Dr. Brenda Gill
By Dr. Brenda Gill
July 8th, 2015

Now that it’s summer with such intense sunshine this year, many of us are taking advantage of the weather & are outside as much as possible.  Whether it’s walking in the woods, mountain biking, road riding, golfing, fishing, swimming or tennis, it’s better to prevent common problems and be ready for incidents as they occur.  Hopefully, this should give you some useful tips for staying healthy and comfortable.

  1. Preventatively                 

·          Protect yourself against skin damage by increasing your sources of beta-carotene in your diet. You can increase this by eating more green leafy veggies such as kale, swiss chard, arugula, beet tops, cilantro and parsley or by increasing orange, yellow, or red veggies like carrots, beets, squash and those yummy roasted red peppers in your diet.  Otherwise, to prevent burning consider a beta-carotene supplement.  These all act as anti-oxidants that pick up free radicals that are produced when exposed to UV radiation and remove them from the body, thus, preventing your skin from burning or damage. Similar to beta-carotene is Vitamin A that I use in liquid form.

·         Vitamin E, Vitamin C and other bioflavinoidsare also anti-oxidants that act like a sunscreen.  Vitamin E is high in fish such as salmon, tuna, herring, sardine and halibut, as well as almonds & all seeds. Vitamin C & other bioflavinoids are contained in any brightly coloured fruit such as cherries, berries, apricots, peaches or plums.  These can also be supplemented.  It is essential to have natural forms and Vitamin C needs to be a neutral source, in other words, not citrus based.  If you use a citrus based Vit C it will make you acidic, which will decrease the body’s ability to get rid of inflammation and metabolites such as lactic acid.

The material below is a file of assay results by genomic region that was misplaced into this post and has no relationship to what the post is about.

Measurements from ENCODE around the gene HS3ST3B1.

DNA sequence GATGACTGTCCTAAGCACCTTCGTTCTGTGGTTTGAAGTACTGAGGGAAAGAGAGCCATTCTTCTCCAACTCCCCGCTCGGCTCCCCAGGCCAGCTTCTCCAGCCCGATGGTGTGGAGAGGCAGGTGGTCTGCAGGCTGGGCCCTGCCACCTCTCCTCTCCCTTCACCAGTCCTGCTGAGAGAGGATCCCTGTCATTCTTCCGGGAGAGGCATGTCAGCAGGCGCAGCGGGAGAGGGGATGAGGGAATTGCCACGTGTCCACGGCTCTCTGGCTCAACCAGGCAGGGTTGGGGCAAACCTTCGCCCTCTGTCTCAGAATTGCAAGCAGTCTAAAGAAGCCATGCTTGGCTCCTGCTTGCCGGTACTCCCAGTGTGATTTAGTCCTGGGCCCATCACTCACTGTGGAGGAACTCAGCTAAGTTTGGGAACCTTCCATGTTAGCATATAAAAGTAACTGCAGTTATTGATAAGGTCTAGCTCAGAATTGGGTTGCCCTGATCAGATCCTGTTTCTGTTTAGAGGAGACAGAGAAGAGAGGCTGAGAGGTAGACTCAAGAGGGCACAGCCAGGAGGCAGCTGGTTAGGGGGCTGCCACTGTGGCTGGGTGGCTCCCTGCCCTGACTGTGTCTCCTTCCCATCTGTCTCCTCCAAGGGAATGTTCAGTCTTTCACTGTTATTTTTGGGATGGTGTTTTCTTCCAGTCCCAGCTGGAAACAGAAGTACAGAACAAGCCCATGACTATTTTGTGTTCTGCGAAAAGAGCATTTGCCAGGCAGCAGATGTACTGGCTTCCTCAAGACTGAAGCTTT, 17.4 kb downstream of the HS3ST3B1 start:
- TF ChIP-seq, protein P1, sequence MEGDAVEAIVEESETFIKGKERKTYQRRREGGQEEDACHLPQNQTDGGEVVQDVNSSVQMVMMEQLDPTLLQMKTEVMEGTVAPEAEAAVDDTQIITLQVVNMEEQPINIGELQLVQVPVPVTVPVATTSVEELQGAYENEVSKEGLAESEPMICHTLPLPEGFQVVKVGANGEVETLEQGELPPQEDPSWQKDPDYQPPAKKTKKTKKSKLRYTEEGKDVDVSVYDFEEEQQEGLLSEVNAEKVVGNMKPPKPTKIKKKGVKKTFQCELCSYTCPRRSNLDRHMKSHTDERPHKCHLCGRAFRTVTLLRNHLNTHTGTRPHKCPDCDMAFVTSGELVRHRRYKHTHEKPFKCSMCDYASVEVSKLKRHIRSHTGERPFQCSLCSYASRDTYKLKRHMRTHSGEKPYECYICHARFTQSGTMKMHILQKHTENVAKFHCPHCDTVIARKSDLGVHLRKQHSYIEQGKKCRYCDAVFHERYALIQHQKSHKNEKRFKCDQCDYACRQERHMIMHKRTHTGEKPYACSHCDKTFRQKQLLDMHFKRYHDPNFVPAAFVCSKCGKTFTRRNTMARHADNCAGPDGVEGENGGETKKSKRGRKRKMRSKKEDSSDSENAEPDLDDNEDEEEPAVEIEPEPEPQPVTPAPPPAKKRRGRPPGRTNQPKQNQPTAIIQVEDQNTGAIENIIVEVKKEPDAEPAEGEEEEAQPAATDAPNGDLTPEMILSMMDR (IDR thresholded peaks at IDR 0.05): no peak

·         Eyesare also susceptible to sun damage, which can cause lens damage over time.  Consider wearing properly UV protected sunglasses when in the direct sun.  Also, a neutrally sourced Vitamin C helps to make collagen, which repairs and maintains the lens.  

·          It is also important to have a certain amount of sunlight in the retina to help set our levels of hormones like melatonin and serotonin.  Therefore, refrain from wearing sunglasses part of the time so some natural light enters the eye.  It’s good to get at least 20 minutes outside everyday and the best time of day is during the early morning/late afternoon/evening when there is less intensity from the sun. 

·         Try to mix one-sided sports like golf and tennis with activities that re-balance the muscles and alignment of the body like walking, hiking, swimming, biking and yoga.    

·         Regular stretching and a variety of activities prevent any muscle group to be strained.  It’s good to rotate biking with running for instance. 

·         Always carry sufficient food for the intended activity.  Try NOT to depend on quick replacements like sugar syrupsLOOK AT THE LABEL—If it has malto-dextrin, dextrose, sucrose, maltose, fructose, galactose, all of these are basically refined and artificial sugars that the body doesn’t recognize.  Of course they will give you quick energy, but, because they are refined, this puts a load on the liver and pancreas, and over time can cause blood sugar problems.  Also, AVOID COW WHEY for protein, it will cause inflammation, which is the opposite of what you want in your joints and muscles!